Christopher Hitchens, whose antagonism towards religion is well-established, had harsh words for the Catholic Church, and the Pope in particular, during an appearance on "Morning Joe" today.
The most recent scandal that has erupted over the priest who molested over 200 deaf boys, Hitchens said, proves that "the fatal taint" goes all the way to the top:
A school for children who can only use sign language. 200 of them have their childhoods completely wrecked by this priest, and entreaties are addressed to the man who is now Pope, Cardinal Ratzinger, the man who was saying at the time that the only problem with the scandal was there was a press campaign against the church. The abuse was not the problem, the torture the rape; only the revelation of it. Nothing happens except that he forgives the priest who asked for forgiveness before he dies.
I wrote then and I believe now that the fatal taint went straight to the top at that point, and now we have as head of the church someone who's personally as well institutionally responsible for knowing of this, covering it up and protecting, not the children, but the predators.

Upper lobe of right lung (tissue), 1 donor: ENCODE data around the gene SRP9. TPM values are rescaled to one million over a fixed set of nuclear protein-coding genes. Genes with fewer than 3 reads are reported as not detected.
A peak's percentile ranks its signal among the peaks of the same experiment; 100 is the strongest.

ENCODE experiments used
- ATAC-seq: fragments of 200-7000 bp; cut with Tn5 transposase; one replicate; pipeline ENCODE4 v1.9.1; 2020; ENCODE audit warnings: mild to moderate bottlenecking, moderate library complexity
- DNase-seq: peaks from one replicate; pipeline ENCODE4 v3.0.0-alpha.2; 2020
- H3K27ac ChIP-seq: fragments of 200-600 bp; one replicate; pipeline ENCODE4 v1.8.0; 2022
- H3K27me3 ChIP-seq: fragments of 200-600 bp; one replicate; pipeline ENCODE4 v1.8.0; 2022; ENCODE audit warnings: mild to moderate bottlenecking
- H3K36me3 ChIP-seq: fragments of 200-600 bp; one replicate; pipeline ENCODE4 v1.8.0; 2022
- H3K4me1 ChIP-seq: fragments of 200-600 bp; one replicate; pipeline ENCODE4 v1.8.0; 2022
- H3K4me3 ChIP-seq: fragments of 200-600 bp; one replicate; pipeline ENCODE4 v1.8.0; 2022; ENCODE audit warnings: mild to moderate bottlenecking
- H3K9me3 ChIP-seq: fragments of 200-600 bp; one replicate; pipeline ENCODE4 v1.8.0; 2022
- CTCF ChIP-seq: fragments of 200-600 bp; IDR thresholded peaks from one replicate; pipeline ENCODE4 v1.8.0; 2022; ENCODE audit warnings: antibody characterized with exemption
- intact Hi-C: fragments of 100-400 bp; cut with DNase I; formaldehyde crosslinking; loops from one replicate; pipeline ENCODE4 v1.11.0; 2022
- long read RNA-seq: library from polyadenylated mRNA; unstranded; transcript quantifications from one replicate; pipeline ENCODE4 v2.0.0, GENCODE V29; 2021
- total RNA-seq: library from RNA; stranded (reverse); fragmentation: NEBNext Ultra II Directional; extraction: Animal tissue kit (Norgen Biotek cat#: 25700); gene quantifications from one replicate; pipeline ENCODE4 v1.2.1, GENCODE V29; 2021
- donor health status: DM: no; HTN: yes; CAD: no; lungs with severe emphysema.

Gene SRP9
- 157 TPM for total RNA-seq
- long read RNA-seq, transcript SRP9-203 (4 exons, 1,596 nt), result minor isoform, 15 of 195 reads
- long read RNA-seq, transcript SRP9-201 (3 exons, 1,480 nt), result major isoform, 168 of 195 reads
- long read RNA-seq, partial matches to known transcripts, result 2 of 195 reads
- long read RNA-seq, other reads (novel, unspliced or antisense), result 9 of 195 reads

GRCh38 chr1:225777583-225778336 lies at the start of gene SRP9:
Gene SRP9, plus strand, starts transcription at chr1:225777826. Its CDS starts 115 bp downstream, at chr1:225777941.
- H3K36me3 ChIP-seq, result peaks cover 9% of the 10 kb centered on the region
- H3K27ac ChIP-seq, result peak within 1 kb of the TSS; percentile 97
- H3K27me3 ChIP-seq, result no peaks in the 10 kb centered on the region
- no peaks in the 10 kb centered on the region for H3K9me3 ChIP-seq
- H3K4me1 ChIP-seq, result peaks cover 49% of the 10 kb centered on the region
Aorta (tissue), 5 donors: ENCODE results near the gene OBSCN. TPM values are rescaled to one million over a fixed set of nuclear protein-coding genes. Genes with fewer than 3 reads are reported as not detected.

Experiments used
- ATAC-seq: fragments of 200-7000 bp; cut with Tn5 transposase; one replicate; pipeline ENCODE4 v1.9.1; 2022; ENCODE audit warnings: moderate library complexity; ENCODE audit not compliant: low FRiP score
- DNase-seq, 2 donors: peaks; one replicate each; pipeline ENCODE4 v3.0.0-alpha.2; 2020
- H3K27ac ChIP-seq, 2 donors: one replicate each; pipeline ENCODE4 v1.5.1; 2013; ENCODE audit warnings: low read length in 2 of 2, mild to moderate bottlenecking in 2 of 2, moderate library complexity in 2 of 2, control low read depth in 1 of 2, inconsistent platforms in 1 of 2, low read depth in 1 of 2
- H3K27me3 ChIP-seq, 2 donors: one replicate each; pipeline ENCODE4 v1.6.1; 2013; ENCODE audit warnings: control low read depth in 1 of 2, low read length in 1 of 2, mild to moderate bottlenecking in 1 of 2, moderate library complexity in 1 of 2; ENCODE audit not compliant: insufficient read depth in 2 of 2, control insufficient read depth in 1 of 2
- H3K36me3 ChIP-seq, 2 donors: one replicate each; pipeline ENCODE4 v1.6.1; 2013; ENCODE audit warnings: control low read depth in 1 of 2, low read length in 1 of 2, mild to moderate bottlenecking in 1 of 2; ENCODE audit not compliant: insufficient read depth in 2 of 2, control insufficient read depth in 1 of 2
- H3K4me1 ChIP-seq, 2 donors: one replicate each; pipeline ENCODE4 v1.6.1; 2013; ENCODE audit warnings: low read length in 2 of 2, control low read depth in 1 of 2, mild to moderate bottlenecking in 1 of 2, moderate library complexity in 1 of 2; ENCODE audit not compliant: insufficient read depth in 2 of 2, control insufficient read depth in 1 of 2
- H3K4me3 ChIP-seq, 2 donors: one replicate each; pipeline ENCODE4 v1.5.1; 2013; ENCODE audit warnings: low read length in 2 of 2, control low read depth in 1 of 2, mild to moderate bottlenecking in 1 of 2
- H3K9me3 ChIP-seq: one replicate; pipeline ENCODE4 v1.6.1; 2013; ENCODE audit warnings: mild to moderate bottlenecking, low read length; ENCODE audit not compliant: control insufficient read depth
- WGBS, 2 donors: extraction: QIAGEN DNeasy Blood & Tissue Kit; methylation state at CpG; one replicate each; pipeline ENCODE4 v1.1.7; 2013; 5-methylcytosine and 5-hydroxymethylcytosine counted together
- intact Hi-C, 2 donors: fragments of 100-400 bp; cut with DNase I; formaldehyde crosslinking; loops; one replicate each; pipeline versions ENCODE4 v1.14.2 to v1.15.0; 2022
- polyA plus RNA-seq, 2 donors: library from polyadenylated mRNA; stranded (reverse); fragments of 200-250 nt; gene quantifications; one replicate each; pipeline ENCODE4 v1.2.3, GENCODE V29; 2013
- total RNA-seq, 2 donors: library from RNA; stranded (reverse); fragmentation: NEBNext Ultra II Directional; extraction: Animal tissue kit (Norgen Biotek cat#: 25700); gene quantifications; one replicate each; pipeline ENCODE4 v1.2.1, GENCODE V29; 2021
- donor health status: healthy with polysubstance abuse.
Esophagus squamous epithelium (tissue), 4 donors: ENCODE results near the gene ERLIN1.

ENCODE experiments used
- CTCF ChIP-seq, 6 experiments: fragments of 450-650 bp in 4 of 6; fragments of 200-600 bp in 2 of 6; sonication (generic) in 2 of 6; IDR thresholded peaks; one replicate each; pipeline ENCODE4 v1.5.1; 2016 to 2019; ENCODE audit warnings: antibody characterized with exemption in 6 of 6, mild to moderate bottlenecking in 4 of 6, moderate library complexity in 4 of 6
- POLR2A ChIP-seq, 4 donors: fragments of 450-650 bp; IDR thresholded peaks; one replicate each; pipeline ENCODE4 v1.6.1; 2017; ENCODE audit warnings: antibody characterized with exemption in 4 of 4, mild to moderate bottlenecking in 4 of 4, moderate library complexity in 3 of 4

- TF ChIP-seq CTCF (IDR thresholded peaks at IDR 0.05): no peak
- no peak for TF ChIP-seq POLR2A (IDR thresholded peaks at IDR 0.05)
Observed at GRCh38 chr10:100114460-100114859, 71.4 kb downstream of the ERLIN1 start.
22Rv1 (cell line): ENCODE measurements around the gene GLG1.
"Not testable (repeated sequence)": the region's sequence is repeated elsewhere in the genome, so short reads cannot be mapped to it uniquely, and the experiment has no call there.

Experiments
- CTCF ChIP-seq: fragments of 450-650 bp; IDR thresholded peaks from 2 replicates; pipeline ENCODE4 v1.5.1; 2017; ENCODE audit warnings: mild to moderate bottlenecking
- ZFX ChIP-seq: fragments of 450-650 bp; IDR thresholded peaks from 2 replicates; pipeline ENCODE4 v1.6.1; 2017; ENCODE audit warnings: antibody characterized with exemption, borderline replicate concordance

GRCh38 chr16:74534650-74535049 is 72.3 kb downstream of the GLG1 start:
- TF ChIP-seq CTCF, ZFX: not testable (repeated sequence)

Asked by host Willie Geist when the Catholic Church will reach a breaking point, considering how many of these scandals it has weathered in the past, Hitchens replied that the breaking point has indeed arrived:
The breaking point just came, when it became obvious from reports from Munich, and reports from Wisconsin, and reports now from Verona, in Italy, that the man who is now calling himself the Pope was the person individually responsible for the coverup.
For more from Hitchens on the Vatican's criminal culpability, read his essay in Slate, "The Pope Is Not Above the Law."
The Vatican and its defenders have lashed out at the New York Times, who broke the stories on the most recent scandals, accusing them of orchestrating a plot to bring down the Pope.
Meanwhile, the crisis shows no signs of abating.